Biblical manliness is about authentic character. It’s not about bravado, and it’s not about boyishness. Going out into the woods with a bunch of other men, putting on war paint, making animal noises, telling scary stories around a campfire, and then working up a good cry might be good, visceral fun and all, but that has nothing to do with the biblical idea of manliness.
Real manliness (“mature manhood”—Ephesians 4:13) is defined by Christlike character. Not just the Gentle-Jesus-meek-and-mild-style character, but the full-orbed fruit of the Spirit rounded out with strength, courage, conviction, and a stout-hearted willingness to oppose error and fight for the truth—even to the point of laying down your life for the truth if necessary.
When the apostle Paul writes about the characteristics of true Christian manhood in Ephesians 4, he focuses on one vital mark of spiritual maturity: “That we may no longer be children, tossed to and fro by the waves and carried about by every wind of doctrine, by human cunning, by craftiness in deceitful schemes” (v. 14). You want to be a man as opposed to a little boy? Grow up in your grasp of the truth. Get a grip on sound doctrine and quit being influenced by every new trend and every undulating breeze that blows across the evangelical landscape. Quit chasing the evangelical fads. Get anchored in the truth, and learn to defend it.
That’s the main mark of true manhood Paul singles out: doctrinal stability—and along with that are some clear implications: you need to be certain of what you believe. You need to understand it. You need to be able to defend it against everything—ranging from the changing winds of whatever happens to be in style at the moment all the way to human trickery and the cunning craftiness of Satan himself. Because the enemy will offer all kinds of counterfeit doctrines that look good and sound OK—false doctrines where the error is so carefully nuanced it's hard to put your finger on what's wrong with it. He will tempt you to set aside what is precise and carefully defined in place of dumbed-down doctrinal formulas that don't necessarily sound dangerous—but are.
Compare the apostle’s vision of manly maturity with John Eldredge’s famous “sine qua non of manhood.” Eldredge says, “Deep in his heart, every man longs for a battle to fight, an adventure to live, and a beauty to rescue.”
That is a little boy’s lie. That’s the stuff of children’s fantasies. You simply won’t find a description of manliness like that in Scripture. Instead, Scripture says what motivates real men is a love for the truth; a contempt for error; and a passion for being used by God in the work of snatching people from the grip of the father of lies.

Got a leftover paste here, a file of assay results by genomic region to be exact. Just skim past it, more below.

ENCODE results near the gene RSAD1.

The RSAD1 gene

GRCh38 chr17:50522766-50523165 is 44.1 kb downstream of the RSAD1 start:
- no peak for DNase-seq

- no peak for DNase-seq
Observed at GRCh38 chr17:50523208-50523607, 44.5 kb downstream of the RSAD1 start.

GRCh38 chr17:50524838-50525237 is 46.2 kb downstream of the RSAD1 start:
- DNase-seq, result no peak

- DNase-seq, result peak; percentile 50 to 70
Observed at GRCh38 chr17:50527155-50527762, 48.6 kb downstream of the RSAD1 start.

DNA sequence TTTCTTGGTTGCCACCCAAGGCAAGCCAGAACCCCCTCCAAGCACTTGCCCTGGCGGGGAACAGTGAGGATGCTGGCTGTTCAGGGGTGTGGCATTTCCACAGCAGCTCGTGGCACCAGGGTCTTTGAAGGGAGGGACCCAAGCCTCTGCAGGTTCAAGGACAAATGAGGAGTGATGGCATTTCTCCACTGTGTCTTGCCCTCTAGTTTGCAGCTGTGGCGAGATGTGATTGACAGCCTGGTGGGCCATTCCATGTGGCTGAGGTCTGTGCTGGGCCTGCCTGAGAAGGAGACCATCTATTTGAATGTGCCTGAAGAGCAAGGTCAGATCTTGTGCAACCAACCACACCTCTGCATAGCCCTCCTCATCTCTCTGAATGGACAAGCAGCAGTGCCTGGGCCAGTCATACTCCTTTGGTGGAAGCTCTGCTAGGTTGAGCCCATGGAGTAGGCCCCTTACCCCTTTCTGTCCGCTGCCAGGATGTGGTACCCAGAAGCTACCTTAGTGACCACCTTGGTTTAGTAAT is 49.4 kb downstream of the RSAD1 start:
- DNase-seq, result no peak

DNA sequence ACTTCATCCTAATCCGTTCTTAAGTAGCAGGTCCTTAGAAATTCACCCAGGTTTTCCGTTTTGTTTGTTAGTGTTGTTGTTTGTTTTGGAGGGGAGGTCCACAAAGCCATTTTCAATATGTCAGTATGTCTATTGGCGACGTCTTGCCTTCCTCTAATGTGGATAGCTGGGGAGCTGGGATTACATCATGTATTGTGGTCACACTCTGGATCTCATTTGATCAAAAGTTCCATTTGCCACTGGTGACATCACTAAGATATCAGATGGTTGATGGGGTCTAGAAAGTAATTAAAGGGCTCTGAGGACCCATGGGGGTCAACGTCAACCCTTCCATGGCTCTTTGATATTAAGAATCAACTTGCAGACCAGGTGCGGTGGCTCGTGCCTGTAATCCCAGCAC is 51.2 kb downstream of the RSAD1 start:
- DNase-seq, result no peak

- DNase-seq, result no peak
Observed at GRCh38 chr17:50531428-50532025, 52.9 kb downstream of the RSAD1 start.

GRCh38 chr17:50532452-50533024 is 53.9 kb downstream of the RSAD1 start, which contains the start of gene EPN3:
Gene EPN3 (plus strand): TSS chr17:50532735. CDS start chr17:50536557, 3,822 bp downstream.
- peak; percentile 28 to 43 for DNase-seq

I keep hearing about churches who (in order to appeal to ostensibly “masculine” instincts) have moved their men’s fellowship to the pub, where they discuss theology as a hobby and share their views on life as Christian men over beer and cigars.
Let me point out that there’s nothing particularly manly about that. It’s still a private hen party, but you’ve just substituted beer and cigars in place of tea and crumpets.
If you want a taste of what real manhood looks like, do some gospel ministry in a hostile environment. Stand up for the truth in some venue where it is under attack. Get a solid, manly grasp on the Bible and stand up and teach its hard truths in a way that helps make the truth clear to people who are struggling to get it. Contend earnestly for the faith when some nice-sounding heretic wants you to sit down and have a friendly dialogue about it. Be the kind of man Paul describes here: someone who is steadfast and sure, with a solid grasp of classic biblical truths that have gone out of vogue. Stand against popular opinion when you know you should, and do it every time the opportunity arises.
That’s the real gauge of “mature manhood” as Paul describes it in Ephesians 4:13-14. A grown-up man is firm and steadfast in the truth. That means he is disciplined, knowledgeable; anchored; he understands the truth well and is devoted to it. He has his senses trained for discernment.
Oh, and by the way: that doesn’t happen to lazy people. You have to be diligent to get to that point. Read Hebrews 5:12-14 for the classic prescription of how to move out of adolescence into that kind of mature manliness. Read the first verse in Psalm 1 if you want to see an example of it.
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